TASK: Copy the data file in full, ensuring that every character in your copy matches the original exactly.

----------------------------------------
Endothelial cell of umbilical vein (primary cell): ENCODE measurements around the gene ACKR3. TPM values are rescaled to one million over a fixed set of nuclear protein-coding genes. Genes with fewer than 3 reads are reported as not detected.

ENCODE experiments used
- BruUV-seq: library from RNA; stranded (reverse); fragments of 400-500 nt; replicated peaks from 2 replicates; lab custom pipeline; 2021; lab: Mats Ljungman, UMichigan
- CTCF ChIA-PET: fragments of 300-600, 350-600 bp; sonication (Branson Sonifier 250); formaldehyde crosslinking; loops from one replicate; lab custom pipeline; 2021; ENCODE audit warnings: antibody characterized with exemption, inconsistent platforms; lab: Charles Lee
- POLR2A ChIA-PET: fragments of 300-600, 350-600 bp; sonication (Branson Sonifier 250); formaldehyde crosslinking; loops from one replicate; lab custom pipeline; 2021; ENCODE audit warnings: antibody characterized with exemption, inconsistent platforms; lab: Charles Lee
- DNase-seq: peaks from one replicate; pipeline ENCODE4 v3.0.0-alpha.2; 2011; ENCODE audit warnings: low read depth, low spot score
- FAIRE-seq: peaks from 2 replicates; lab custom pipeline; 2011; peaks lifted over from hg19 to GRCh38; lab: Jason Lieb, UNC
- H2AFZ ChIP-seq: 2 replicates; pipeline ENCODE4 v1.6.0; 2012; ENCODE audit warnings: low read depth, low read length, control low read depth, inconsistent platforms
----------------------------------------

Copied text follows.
Endothelial cell of umbilical vein (primary cell): ENCODE measurements around the gene ACKR3. TPM values are rescaled to one million over a fixed set of nuclear protein-coding genes. Genes with fewer than 3 reads are reported as not detected.

ENCODE experiments used
- BruUV-seq: library from RNA; stranded (reverse); fragments of 400-500 nt; replicated peaks from 2 replicates; lab custom pipeline; 2021; lab: Mats Ljungman, UMichigan
- CTCF ChIA-PET: fragments of 300-600, 350-600 bp; sonication (Branson Sonifier 250); formaldehyde crosslinking; loops from one replicate; lab custom pipeline; 2021; ENCODE audit warnings: antibody characterized with exemption, inconsistent platforms; lab: Charles Lee
- POLR2A ChIA-PET: fragments of 300-600, 350-600 bp; sonication (Branson Sonifier 250); formaldehyde crosslinking; loops from one replicate; lab custom pipeline; 2021; ENCODE audit warnings: antibody characterized with exemption, inconsistent platforms; lab: Charles Lee
- DNase-seq: peaks from one replicate; pipeline ENCODE4 v3.0.0-alpha.2; 2011; ENCODE audit warnings: low read depth, low spot score
- FAIRE-seq: peaks from 2 replicates; lab custom pipeline; 2011; peaks lifted over from hg19 to GRCh38; lab: Jason Lieb, UNC
- H2AFZ ChIP-seq: 2 replicates; pipeline ENCODE4 v1.6.0; 2012; ENCODE audit warnings: low read depth, low read length, control low read depth, inconsistent platforms